4 Managerial Mandates (cont.)
Engage in Strategic Sourcing, Offshore and On
Midmarket CIOs and their small staffs spend most of the day -- 80% by some estimates -- dealing with infrastructure issues and putting out technology fires. But smart CIOs are turning to a plethora of sourcing options to cut costs, gain flexibility within their IT departments and, most important, free up time for business-related technology concerns.
"Strategic sourcing will indeed be a mandate in 2006 if it already isn't," says George Danforth of Tatum Partners in Greenville, S.C, a provider of temporary CIO-level services. "The thinking has evolved to be, outsource everything that is seen to be a commodity but keep in-house that which sets you apart in the marketplace."
There's a buffet of choices for CIOs feasting on sourcing options. Channel partners continue to court the midmarket with an ever-increasing portfolio of services. Services companies are also primed to offer midmarket firms outsourcing arrangements that meet budgetary and business needs.
"The traditional boundaries and general framework around outsourcing decisions have been redefined and are now relevant for even small-to-midsized companies," Danforth says. "It is no longer a strategic decision [only] for those employed at large companies."
Gartner Inc. has aggregated these techniques in a new operational model it calls multisourcing, by which "internally and externally delivered services are blended seamlessly, governed closely and evaluated continuously." Gartner researchers Linda Cohen and Allie Young describe the model in Multisourcing: Moving Beyond Outsourcing to Achieve Growth and Agility.
Two main roadblocks hinder adoption of a pervasive sourcing strategy among midmarket companies. Some CIOs are still anti-outsourcing. President John Sullivan of Majestic Insurance Co. in San Francisco, which handles $100 million in workers' compensation premiums annually, fired his top IT guy a couple of years ago, partly because "he didn't want to [outsource]. It was just his philosophy," Sullivan says.
And CIOs who have embraced outsourcing and other sourcing options often face a major challenge: managerial chaos. Thus, the need for a strategy to manage sourcing contracts and relationships becomes clear. Harold William, a vice president at Western Computer Services Inc. in Sandy, Utah, learned that the hard way. "I wanted a quick-strike approach," he says of his first outsourcing experience.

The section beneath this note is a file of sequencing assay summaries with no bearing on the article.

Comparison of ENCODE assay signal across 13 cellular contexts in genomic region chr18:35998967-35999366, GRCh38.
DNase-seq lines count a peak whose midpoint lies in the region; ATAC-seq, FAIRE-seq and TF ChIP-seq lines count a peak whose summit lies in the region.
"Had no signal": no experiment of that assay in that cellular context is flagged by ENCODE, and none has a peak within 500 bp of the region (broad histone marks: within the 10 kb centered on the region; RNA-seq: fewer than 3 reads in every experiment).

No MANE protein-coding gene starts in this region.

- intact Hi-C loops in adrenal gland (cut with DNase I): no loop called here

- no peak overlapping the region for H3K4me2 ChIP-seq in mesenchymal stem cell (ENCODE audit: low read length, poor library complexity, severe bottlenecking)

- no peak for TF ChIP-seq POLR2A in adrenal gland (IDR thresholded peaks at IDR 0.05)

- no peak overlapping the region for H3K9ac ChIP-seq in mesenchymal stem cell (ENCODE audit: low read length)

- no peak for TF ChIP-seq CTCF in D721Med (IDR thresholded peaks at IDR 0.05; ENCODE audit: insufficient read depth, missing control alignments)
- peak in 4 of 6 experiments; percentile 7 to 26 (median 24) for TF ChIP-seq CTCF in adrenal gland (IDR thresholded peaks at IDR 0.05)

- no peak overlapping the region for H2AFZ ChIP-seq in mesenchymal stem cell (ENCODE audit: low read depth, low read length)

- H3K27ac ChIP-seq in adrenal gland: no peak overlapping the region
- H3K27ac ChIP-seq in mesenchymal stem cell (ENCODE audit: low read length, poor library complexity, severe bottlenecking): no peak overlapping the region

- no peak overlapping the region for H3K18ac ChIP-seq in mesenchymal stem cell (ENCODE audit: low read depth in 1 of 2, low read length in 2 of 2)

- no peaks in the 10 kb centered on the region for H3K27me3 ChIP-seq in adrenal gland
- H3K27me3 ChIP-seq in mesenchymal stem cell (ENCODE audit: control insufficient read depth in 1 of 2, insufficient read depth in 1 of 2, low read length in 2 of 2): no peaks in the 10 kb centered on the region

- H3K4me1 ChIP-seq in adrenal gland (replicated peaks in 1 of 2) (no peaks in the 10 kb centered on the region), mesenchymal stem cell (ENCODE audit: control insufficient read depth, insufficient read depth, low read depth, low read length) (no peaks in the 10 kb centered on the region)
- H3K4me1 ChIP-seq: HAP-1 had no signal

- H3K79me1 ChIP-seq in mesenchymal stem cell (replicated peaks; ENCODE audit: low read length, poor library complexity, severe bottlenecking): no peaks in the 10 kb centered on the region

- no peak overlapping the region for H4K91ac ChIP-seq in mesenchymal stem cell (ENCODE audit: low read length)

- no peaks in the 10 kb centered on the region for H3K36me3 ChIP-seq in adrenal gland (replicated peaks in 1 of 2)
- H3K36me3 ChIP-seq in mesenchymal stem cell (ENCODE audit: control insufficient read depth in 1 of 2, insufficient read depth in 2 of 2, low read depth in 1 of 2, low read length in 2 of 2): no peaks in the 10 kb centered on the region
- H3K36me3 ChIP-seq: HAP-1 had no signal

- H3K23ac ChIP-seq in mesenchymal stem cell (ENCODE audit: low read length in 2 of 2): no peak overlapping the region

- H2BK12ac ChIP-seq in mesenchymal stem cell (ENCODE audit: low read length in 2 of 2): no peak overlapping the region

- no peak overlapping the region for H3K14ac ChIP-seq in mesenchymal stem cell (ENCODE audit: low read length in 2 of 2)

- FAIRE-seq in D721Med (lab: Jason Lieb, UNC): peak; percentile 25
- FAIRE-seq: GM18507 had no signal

"But my organization fell into some of the basic gotchas."
In 2006, your budget will probably get a bump. But with some potentially new priorities -- more customer-facing applications, a renewed focus on disaster recovery, staff retention -- prudence is the name of the game. That's why spending wisely continues to be a managerial mandate.
IT spending at businesses with 500 to 5,000 employees is projected to grow by 6% in 2006, the same percentage increase as in 2005, according to Forrester Research Inc. But Forrester predicts new investments, including customer-facing applications, will grow 10% to 12%.
Yet budgets rarely tell the whole story, Forrester's Andrew Bartels says. Historically, projections have understated actual spending, he says. "CIOs offer conservative plans, but then they spend up to or above their budgets."
Nonetheless, 2006 won't be a free-for-all. "The U.S. economy's been surprisingly strong despite stresses like [Hurricane] Katrina and high energy prices," says Bartels, "but there's a lot of uncertainty that could affect overall business spending."
Disaster recovery efforts from this fall's hurricane season reordered IT priorities for many companies, in some cases with budget implications. "I was just pulling my proposed budget together when we got hit by Katrina and Rita," says Tom Fluker, vice president of information systems at $291-million Cornell Companies Inc., a Houston-based firm that provides correctional and treatment services in prisons and halfway houses. "They were a pretty plain reminder that we need to pay more attention to disaster recovery."
Though only a few years old, Cornell's existing disaster-recovery plan was based on assumptions that are no longer tenable. For example, a three- or four-day lack of e-mail had been deemed acceptable. "Obviously we need to rethink that," Fluker says. "And the solution is simple: money."
Overall, Cornell is looking at a flat 2006 IT budget of between $8.5 million and $9 million, with more money allocated to some areas (staffing and applications to take advantage of IP telephony) and less to others (hardware and network infrastructure), simply because the company "is in good shape" on the latter fronts, Fluker says.
Another school of thought is that level funding in a growth climate causes IT to lose ground. Gartner Inc. expects IT budgets to rise in dollars but decline as a percentage of revenue, representing a net loss. That makes conservatism not just a recommendation but a requirement.
Whichever direction your budget is headed in, next year you may want to formalize the way you track IT projects, especially in relation to their contribution to the business. Midmarket CIOs are embracing practices such as portfolio management in an effort to better understand and explain technology's effect on the bottom line. It's an approach that any cost-conscious executive team will appreciate.
This was first published in December 2005